Nov 30, 2012 - By Katie Roenigk, Staff WriterStudents enrolled in Riverton High School's senior college government course will travel to Casper on Monday to compete in this year's district-level We The People contest.
The national program, sponsored by the Center for Civic Education, was designed to promote civic competence and responsibility by asking students to study the U.S. Constitution and Bill of Rights.
During competition, the students answer questions and defend their opinions in front of a panel of judges --an intimidating experience for some adolescents, according to RHS social sciences teacher Kristy Richmond. She organized a practice round for her college government class Tuesday, inviting parents, administrators and members of the Fremont County School District 25 Board of Trustees to serve as judges.
"That was great," Richmond said, thanking community members for their support. "It's really about letting (the students) engage in conversations with adults."
The practice competition is usually "a little bumpy," but Richmond said it is important for students to get comfortable discussing their research.
"We identified areas they can improve," she said. "That type of feedback is really what we seek, and I think we accomplished those goals."
During class time this week, students met in sub-groups to refine the essays they will present during Monday's contest. Each small group prepared three reports, any of which may be chosen for use in the competition.
"We're trying to get them all to sound good," senior Karissa Kister said Thursday in the RHS library.
She was working on wording with classmate Sam Stagner, who said the We The People project has been fun so far.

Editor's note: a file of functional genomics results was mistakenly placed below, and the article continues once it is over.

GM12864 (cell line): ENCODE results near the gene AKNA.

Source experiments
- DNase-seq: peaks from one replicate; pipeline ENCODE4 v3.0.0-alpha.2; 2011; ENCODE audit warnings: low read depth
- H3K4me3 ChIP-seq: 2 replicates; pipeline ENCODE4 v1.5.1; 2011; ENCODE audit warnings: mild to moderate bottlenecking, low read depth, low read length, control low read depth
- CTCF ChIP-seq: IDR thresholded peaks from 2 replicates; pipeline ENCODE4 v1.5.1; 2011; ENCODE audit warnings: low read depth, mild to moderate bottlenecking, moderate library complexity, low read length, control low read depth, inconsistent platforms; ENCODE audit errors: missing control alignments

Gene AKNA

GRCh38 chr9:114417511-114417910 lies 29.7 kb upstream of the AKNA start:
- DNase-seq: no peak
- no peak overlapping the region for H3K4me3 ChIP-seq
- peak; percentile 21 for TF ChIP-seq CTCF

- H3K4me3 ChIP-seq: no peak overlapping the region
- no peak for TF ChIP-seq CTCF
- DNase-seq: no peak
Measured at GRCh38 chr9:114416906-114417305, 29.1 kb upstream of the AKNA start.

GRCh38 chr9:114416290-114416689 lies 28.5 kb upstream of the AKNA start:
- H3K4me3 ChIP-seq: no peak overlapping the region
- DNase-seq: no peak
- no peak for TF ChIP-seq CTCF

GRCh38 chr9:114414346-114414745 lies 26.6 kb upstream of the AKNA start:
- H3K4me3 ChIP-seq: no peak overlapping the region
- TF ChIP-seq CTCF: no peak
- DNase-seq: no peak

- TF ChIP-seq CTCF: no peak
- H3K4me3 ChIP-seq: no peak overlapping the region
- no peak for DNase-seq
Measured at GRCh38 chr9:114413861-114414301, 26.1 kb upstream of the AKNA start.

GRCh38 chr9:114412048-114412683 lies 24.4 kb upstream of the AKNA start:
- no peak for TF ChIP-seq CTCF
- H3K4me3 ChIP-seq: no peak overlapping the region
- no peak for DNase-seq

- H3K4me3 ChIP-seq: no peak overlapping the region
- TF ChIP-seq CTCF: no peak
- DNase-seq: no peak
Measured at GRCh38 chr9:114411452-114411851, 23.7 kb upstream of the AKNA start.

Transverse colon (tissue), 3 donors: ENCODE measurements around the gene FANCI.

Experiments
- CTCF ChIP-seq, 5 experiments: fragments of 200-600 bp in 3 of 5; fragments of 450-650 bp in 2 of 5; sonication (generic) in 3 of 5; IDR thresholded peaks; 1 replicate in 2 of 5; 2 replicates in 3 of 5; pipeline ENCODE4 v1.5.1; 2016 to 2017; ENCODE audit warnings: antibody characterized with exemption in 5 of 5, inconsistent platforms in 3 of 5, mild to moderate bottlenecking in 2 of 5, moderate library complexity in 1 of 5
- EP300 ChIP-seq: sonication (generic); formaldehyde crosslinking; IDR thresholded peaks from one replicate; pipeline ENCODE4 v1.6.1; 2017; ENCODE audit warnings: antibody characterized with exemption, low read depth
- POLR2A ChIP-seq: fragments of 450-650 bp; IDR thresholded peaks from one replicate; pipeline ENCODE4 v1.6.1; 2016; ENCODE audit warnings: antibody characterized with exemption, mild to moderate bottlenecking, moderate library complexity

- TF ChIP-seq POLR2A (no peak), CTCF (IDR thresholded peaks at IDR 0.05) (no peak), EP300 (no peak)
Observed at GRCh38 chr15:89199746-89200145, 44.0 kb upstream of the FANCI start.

"I like team exercises," Stagner said.
The competition also has helped him reflect more about his country and the reasons behind his civic pride.
"It makes you realize what's happening and how significant the Constitution is," he said. "It's pretty great."
Across the room, Celeste Rotholz was busy editing a paper with teammates T.J. Galey, Dawson Steeds and Savana Zwiefelhofer. They planned to break the essay into four parts so each student could read a section for the judges Monday.
"We're trying to prepare ourselves (and) work well as a group," Rotholz said.
She added that We The People is about more than the competition --students who go through the program are meant to gain a better understanding of the relationships between constitutional principles and historical and contemporary issues.
"I learned about the ties between history and politics," Rotholz said. "The words you hear on the news really are applicable."
Six teams will advance from Casper to the state competition set for January in Cheyenne. The winner of that event goes on to nationals in Washington, D.C.
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